Yesterday we discussed a couple of recent instances where WordPress plugins were reported to have vulnerabilities that were fixed by discovered and those vulnerabilities were added to WPScan Vulnerability Database with the vulnerabilities listed as be fixed. But in both cases when we actually tested out the vulnerabilities as part of our adding them to our own vulnerability data, we found that the vulnerabilities had not actually been fixed. Those instances were a reminder of the need to actual check if vulnerabilities have actually been fixed (those two instances are by no means the only times that has happened) and reminder that isn’t something that happens with data included in the WPScan Vulnerability Database, which is used in a number of services and plugins. It turns out they were not the only ones that incorrectly listed one of the vulnerabilities as being fixed.
Last month we looked at a new source of vulnerability data in WordPress plugins, the plugin CWIS Antivirus Scanner, and found that they were including false reports of vulnerabilities in plugins in their data. Just as we came across it the first time, through our monitoring for updates to plugins that might be related to a security fix, a more recent update for the plugin popped up with that and one of the new listings was:
2016-11-22 * Check Email [version = 0.3] XSS : http://www.exploitalert.com/view-details.html?id=25359
As we mentioned in the previous post while the vulnerability in the Check Email plugin was listed as being fixed in the version after 0.3, 0.5, it was until two more releases (and our helping the developer) that it was actually fixed in 0.5.2. If they had tested out the vulnerability the would have also noticed it hadn’t been fixed, but clearly they didn’t. So if you use the CWIS Antivirus Scanner to warn you about plugin vulnerabilities you will need to test out any vulnerabilities in the plugins you use to make sure they are actually fixed, otherwise might still be vulnerable (or you could use our service, since we actually do that testing in the first place).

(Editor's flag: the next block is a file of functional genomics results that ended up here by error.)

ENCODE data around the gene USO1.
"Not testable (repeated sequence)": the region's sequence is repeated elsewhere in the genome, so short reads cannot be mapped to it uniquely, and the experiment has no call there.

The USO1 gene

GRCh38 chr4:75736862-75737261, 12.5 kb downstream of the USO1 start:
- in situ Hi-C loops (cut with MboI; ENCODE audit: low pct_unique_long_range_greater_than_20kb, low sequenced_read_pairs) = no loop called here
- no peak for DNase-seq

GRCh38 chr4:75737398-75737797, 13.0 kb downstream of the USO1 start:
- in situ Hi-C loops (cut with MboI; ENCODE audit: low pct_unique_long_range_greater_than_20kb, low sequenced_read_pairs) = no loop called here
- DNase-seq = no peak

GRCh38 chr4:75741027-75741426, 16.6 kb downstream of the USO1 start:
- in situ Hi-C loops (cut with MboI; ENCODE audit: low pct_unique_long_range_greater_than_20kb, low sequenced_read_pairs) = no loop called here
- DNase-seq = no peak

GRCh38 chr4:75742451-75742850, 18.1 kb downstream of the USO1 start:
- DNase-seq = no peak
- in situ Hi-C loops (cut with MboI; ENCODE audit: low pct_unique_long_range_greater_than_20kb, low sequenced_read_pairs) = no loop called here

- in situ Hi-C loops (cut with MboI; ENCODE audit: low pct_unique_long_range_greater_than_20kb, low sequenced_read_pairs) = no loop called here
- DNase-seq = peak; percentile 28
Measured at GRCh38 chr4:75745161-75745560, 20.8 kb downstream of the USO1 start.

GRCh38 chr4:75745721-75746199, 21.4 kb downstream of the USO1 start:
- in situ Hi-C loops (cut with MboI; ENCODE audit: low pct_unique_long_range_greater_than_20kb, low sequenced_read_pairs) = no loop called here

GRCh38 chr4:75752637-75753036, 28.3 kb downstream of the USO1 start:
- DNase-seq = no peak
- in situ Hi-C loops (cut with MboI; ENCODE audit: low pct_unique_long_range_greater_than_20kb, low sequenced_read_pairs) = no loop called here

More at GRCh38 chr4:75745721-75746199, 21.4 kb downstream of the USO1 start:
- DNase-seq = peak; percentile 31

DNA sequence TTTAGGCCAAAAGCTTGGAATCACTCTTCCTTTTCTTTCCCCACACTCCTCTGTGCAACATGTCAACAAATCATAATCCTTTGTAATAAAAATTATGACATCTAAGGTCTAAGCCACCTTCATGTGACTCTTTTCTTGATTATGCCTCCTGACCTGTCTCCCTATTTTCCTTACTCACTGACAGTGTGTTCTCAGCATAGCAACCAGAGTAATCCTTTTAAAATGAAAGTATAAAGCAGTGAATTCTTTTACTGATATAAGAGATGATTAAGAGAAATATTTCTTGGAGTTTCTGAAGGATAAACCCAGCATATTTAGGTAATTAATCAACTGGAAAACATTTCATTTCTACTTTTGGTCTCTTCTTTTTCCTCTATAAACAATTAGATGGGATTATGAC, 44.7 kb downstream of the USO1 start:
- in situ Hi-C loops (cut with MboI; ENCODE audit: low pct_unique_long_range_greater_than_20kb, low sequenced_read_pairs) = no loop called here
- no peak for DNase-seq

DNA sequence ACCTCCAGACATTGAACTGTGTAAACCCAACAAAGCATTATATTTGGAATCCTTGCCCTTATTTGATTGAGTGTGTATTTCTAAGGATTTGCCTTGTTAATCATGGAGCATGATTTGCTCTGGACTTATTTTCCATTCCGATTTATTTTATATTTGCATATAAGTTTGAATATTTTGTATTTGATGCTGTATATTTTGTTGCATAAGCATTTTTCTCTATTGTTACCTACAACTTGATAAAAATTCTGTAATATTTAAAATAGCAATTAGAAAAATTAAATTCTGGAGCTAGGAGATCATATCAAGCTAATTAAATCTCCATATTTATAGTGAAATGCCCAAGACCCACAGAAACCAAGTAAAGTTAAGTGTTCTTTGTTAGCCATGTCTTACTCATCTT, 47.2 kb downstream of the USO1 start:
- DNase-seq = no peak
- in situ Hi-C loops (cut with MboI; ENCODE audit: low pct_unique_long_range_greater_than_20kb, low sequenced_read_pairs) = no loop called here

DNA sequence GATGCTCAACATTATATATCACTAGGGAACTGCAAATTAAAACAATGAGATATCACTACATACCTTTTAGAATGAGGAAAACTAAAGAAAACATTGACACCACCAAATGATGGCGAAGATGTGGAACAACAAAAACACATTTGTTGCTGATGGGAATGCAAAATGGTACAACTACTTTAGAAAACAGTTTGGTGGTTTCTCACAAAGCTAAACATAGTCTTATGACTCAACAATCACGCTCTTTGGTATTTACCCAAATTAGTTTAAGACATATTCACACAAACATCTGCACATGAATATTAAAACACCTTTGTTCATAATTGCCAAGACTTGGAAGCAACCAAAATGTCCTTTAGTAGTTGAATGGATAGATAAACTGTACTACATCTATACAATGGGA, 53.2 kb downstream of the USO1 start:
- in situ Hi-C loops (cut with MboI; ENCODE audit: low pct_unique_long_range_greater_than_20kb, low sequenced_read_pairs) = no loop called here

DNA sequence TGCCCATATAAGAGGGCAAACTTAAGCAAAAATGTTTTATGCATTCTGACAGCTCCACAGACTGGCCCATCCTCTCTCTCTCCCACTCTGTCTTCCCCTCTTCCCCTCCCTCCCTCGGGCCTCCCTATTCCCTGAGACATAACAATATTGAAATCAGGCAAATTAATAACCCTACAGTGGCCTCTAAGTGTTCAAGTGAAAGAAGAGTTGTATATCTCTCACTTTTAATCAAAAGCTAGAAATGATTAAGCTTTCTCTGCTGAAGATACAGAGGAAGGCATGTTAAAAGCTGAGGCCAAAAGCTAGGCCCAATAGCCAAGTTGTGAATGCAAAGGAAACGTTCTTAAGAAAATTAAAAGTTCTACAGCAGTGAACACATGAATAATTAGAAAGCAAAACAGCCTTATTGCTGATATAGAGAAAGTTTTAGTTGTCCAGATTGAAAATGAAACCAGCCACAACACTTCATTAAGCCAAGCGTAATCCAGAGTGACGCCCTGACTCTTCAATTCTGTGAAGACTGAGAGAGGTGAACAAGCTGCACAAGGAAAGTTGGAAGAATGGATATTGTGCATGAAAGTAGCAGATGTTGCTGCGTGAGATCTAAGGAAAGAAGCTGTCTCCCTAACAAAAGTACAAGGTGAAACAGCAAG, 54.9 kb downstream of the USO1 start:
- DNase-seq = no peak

That same release of CWIS Antivirus Scanner also continued with the adding of vulnerabilities that don’t actually exist. Two of the other entries were as follows:
2016-11-22 * MailChimp [version = 4.0.7] CSRF/XSS : http://www.exploitalert.com/view-details.html?id=25361
2016-11-22 * Easy Facebook Like Box [version = 4.3.0] CSRF/XSS : http://www.exploitalert.com/view-details.html?id=25351
In the case of both vulnerabilities just a quick glance by someone knowledgeable about vulnerabilities in WordPress plugins would likely been enough to think that they were false, since the proof of concept for exploiting them seemed to show that the protection against the vulnerability actually existed. When we tested out each of them we found the protection was properly functioning, so neither of the claimed vulnerabilities actually existed.
Including the false report of a vulnerability in the Easy Facebook Like plugin is more problematic, as CWIS Antivirus Scanner lists it as being the current version of the plugin. The plugin has 90,000+ active installs according to wordpress.org, so that is lot of webmasters that could be mislead to think their website is currently insecure. MailChimp for WordPress has 600,000+ active installs , so even though they are not listing the current as being vulnerable, a lot of people could think there website had a vulnerability in the past, which it didn’t.